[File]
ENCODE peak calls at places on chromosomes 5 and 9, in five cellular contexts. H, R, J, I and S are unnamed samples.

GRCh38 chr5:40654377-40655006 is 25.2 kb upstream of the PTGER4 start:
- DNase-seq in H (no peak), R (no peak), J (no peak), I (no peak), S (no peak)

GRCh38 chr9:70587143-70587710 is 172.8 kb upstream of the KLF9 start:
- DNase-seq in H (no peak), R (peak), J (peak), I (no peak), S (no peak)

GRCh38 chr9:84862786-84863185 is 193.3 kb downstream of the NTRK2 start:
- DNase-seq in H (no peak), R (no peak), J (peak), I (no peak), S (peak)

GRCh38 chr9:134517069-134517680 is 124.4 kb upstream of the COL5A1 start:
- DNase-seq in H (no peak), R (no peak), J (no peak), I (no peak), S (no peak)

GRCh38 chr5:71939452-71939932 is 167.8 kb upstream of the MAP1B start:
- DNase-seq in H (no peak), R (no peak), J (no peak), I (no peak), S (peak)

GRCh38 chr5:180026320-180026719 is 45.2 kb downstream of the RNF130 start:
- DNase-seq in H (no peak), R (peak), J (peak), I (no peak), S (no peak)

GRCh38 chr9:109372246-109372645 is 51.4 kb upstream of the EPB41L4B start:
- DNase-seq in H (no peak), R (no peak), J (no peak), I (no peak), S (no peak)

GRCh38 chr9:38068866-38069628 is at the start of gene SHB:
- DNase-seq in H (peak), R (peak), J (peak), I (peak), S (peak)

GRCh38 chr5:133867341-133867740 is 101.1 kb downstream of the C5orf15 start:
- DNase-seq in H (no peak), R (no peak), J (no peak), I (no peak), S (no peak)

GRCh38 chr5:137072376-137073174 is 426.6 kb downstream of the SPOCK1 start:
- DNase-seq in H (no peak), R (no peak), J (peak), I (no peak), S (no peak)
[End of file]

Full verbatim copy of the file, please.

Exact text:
ENCODE peak calls at places on chromosomes 5 and 9, in five cellular contexts. H, R, J, I and S are unnamed samples.

GRCh38 chr5:40654377-40655006 is 25.2 kb upstream of the PTGER4 start:
- DNase-seq in H (no peak), R (no peak), J (no peak), I (no peak), S (no peak)

GRCh38 chr9:70587143-70587710 is 172.8 kb upstream of the KLF9 start:
- DNase-seq in H (no peak), R (peak), J (peak), I (no peak), S (no peak)

GRCh38 chr9:84862786-84863185 is 193.3 kb downstream of the NTRK2 start:
- DNase-seq in H (no peak), R (no peak), J (peak), I (no peak), S (peak)

GRCh38 chr9:134517069-134517680 is 124.4 kb upstream of the COL5A1 start:
- DNase-seq in H (no peak), R (no peak), J (no peak), I (no peak), S (no peak)

GRCh38 chr5:71939452-71939932 is 167.8 kb upstream of the MAP1B start:
- DNase-seq in H (no peak), R (no peak), J (no peak), I (no peak), S (peak)

GRCh38 chr5:180026320-180026719 is 45.2 kb downstream of the RNF130 start:
- DNase-seq in H (no peak), R (peak), J (peak), I (no peak), S (no peak)

GRCh38 chr9:109372246-109372645 is 51.4 kb upstream of the EPB41L4B start:
- DNase-seq in H (no peak), R (no peak), J (no peak), I (no peak), S (no peak)

GRCh38 chr9:38068866-38069628 is at the start of gene SHB:
- DNase-seq in H (peak), R (peak), J (peak), I (peak), S (peak)

GRCh38 chr5:133867341-133867740 is 101.1 kb downstream of the C5orf15 start:
- DNase-seq in H (no peak), R (no peak), J (no peak), I (no peak), S (no peak)

GRCh38 chr5:137072376-137073174 is 426.6 kb downstream of the SPOCK1 start:
- DNase-seq in H (no peak), R (no peak), J (peak), I (no peak), S (no peak)